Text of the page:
Forest Cover Dynamics During Massive Ownership Changes – Annual Disturbance Mapping Using Annual Landsat Time-Series

  • Patrick GriffithsEmail author
  • Patrick Hostert
Part of the Remote Sensing and Digital Image Processing book series (RDIP, volume 22)


Remote sensing is a core tool for forest monitoring. Landsat data has been widely used in forest change detection studies but many approaches lack capabilities such as assessing changes for long temporal sequences. Moreover, most methods are not capable of detecting gradual long term processes, such as post disturbance recovery. Following the open Landsat data policy implemented in 2008, but also due to the improved level 1 processing standards, Landsat remote sensing experienced considerable innovation, with many novel algorithms for automated preprocessing and also for change detection. Among these, trajectory based change detection methods provide new means for assessing forest cover changes using Landsat data. For example, disturbances can be assessed on a yearly basis and residual noise in the time series is effectively reduced, enabling the previously impossible detection of gradual changes (e.g. recovery, degradation). We here demonstrate the analytic power of an annual time series approach (using the Landsat based detection of trends in disturbance and recovery (LandTrendr) algorithm) by assessing forest cover dynamics for an area in Romania, Eastern Europe. Our results illustrate that trajectory-based time series approaches can successfully be applied in relatively data scarce regions. Annual disturbance patterns allow for improved process understanding, and provide valuable inputs to a range of applications, including resource management, climate modelling or socio-ecological systems understanding, as in the case of Romania.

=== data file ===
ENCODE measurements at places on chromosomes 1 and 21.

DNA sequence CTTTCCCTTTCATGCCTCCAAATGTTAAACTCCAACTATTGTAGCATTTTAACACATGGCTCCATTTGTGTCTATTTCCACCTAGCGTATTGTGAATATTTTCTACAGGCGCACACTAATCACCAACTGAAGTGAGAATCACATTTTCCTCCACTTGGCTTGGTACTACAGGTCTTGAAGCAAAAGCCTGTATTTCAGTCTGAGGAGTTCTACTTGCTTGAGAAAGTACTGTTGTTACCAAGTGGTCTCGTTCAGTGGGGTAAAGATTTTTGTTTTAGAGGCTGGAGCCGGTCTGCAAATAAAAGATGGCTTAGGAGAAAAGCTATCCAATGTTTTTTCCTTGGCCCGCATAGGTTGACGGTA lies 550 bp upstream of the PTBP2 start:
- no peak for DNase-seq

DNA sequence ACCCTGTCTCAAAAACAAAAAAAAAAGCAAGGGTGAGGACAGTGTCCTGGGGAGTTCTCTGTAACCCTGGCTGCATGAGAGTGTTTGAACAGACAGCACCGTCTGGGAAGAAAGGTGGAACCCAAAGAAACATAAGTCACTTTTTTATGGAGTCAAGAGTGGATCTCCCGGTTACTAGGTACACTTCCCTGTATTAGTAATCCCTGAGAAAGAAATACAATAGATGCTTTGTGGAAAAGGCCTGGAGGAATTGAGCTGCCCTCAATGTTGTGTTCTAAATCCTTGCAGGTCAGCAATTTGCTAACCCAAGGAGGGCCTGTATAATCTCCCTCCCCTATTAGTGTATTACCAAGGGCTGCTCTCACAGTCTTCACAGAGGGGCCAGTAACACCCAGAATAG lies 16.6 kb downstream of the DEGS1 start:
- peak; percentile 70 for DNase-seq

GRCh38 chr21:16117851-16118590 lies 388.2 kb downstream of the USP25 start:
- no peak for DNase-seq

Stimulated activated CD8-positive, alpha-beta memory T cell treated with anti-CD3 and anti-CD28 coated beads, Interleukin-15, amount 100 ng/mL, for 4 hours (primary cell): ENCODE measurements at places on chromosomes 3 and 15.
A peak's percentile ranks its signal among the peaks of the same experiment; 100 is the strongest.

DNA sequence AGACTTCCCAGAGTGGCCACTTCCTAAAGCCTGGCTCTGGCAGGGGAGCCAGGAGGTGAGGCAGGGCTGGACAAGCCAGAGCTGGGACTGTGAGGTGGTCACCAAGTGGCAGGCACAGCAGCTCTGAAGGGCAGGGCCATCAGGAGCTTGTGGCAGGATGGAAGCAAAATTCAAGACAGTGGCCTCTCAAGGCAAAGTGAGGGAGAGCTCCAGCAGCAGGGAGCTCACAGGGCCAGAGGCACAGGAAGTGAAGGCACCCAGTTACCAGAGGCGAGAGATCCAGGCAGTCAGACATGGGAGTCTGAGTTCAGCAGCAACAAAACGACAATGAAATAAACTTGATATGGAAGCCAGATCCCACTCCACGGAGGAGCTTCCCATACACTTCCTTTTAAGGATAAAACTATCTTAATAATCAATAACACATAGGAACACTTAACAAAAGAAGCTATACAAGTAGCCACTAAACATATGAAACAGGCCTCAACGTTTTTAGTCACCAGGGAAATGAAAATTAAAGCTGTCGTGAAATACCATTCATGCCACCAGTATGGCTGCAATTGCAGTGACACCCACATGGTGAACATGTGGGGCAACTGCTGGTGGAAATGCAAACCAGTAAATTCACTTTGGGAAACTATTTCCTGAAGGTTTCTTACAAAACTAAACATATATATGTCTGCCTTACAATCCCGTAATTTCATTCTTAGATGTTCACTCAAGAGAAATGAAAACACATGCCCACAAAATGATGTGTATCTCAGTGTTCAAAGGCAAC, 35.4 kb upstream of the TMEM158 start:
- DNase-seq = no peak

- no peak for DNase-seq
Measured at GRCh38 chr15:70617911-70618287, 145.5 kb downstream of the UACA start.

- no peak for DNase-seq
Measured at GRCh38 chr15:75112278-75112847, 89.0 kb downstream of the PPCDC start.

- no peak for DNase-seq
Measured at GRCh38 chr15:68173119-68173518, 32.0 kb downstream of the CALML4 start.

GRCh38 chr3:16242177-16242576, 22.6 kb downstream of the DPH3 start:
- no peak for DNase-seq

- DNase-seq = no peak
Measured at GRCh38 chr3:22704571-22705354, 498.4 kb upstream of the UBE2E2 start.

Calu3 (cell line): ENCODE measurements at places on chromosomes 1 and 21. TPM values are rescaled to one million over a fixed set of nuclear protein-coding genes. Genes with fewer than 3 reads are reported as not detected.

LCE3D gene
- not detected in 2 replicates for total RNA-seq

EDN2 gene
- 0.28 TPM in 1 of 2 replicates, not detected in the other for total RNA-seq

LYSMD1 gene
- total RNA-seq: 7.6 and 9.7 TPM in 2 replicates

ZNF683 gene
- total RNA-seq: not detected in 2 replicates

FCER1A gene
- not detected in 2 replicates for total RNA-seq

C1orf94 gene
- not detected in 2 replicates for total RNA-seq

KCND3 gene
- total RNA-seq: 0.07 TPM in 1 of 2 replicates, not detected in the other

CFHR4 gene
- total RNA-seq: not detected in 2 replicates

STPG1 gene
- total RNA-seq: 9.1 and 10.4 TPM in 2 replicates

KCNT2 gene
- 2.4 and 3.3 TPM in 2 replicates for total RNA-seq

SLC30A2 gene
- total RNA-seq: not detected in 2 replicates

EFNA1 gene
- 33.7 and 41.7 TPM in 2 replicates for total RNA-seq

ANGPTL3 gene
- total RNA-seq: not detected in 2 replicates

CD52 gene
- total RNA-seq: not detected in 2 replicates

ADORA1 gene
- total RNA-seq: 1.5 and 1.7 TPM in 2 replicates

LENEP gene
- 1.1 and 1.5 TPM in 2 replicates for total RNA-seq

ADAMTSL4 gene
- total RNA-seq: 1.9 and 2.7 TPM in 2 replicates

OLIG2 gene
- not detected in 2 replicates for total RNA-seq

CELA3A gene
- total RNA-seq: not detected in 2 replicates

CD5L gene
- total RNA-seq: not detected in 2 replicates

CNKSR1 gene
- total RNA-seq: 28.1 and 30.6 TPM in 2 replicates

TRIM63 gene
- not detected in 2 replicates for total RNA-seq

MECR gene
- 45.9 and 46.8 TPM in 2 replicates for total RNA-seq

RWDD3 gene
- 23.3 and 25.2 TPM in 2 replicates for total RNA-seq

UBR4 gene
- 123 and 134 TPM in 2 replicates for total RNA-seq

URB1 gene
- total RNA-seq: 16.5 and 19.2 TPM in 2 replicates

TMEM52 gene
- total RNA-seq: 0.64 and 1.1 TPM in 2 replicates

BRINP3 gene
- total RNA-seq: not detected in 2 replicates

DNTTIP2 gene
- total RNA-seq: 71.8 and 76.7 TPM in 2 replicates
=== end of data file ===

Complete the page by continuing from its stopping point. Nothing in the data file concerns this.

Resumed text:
Forest Cover Change Time Series Approach Change Detection Method Disturbance Class Time Series Segmentation 
These keywords were added by machine and not by the authors. This process is experimental and the keywords may be updated as the learning algorithm improves.



This research was funded by the Belgian Science Policy, Research Program for Earth Observation Stereo II, contract SR/00/133, as part of the FOMO project (Remote sensing of the forest transition and its ecosystem impacts in mountain environments). Support is gratefully acknowledged by Humboldt-University Berlin.


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Copyright information

© Springer International Publishing Switzerland 2015

Authors and Affiliations

  1. 1.Geography DepartmentHumboldt-Universität zu BerlinBerlinGermany
  2. 2.IRI THESysHumboldt-Universität zu BerlinBerlinGermany

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